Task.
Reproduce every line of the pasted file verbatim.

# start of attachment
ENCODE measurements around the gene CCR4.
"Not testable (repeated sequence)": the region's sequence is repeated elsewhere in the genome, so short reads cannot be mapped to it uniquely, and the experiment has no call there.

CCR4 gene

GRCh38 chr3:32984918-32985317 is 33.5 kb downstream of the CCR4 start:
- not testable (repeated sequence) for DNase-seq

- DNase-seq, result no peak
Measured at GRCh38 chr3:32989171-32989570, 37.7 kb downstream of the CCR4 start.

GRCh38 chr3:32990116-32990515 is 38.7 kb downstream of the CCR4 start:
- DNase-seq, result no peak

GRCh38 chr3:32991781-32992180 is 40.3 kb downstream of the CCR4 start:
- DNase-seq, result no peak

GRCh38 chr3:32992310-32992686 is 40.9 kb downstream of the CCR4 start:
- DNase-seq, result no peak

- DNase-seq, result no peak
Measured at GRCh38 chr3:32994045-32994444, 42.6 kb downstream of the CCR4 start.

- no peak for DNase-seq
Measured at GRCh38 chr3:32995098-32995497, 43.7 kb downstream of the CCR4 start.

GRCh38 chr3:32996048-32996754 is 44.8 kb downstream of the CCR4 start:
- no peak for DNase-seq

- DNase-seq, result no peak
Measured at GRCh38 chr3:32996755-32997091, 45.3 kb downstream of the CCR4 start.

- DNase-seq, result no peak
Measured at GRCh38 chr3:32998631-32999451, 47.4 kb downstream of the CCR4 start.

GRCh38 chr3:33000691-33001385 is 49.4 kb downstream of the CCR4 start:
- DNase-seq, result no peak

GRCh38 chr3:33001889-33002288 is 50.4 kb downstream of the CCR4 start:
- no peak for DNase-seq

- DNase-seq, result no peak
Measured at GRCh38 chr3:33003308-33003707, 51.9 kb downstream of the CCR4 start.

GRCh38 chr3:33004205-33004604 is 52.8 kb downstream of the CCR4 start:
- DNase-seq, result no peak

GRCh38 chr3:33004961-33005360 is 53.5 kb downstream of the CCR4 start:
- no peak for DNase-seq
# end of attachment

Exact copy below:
ENCODE measurements around the gene CCR4.
"Not testable (repeated sequence)": the region's sequence is repeated elsewhere in the genome, so short reads cannot be mapped to it uniquely, and the experiment has no call there.

CCR4 gene

GRCh38 chr3:32984918-32985317 is 33.5 kb downstream of the CCR4 start:
- not testable (repeated sequence) for DNase-seq

- DNase-seq, result no peak
Measured at GRCh38 chr3:32989171-32989570, 37.7 kb downstream of the CCR4 start.

GRCh38 chr3:32990116-32990515 is 38.7 kb downstream of the CCR4 start:
- DNase-seq, result no peak

GRCh38 chr3:32991781-32992180 is 40.3 kb downstream of the CCR4 start:
- DNase-seq, result no peak

GRCh38 chr3:32992310-32992686 is 40.9 kb downstream of the CCR4 start:
- DNase-seq, result no peak

- DNase-seq, result no peak
Measured at GRCh38 chr3:32994045-32994444, 42.6 kb downstream of the CCR4 start.

- no peak for DNase-seq
Measured at GRCh38 chr3:32995098-32995497, 43.7 kb downstream of the CCR4 start.

GRCh38 chr3:32996048-32996754 is 44.8 kb downstream of the CCR4 start:
- no peak for DNase-seq

- DNase-seq, result no peak
Measured at GRCh38 chr3:32996755-32997091, 45.3 kb downstream of the CCR4 start.

- DNase-seq, result no peak
Measured at GRCh38 chr3:32998631-32999451, 47.4 kb downstream of the CCR4 start.

GRCh38 chr3:33000691-33001385 is 49.4 kb downstream of the CCR4 start:
- DNase-seq, result no peak

GRCh38 chr3:33001889-33002288 is 50.4 kb downstream of the CCR4 start:
- no peak for DNase-seq

- DNase-seq, result no peak
Measured at GRCh38 chr3:33003308-33003707, 51.9 kb downstream of the CCR4 start.

GRCh38 chr3:33004205-33004604 is 52.8 kb downstream of the CCR4 start:
- DNase-seq, result no peak

GRCh38 chr3:33004961-33005360 is 53.5 kb downstream of the CCR4 start:
- no peak for DNase-seq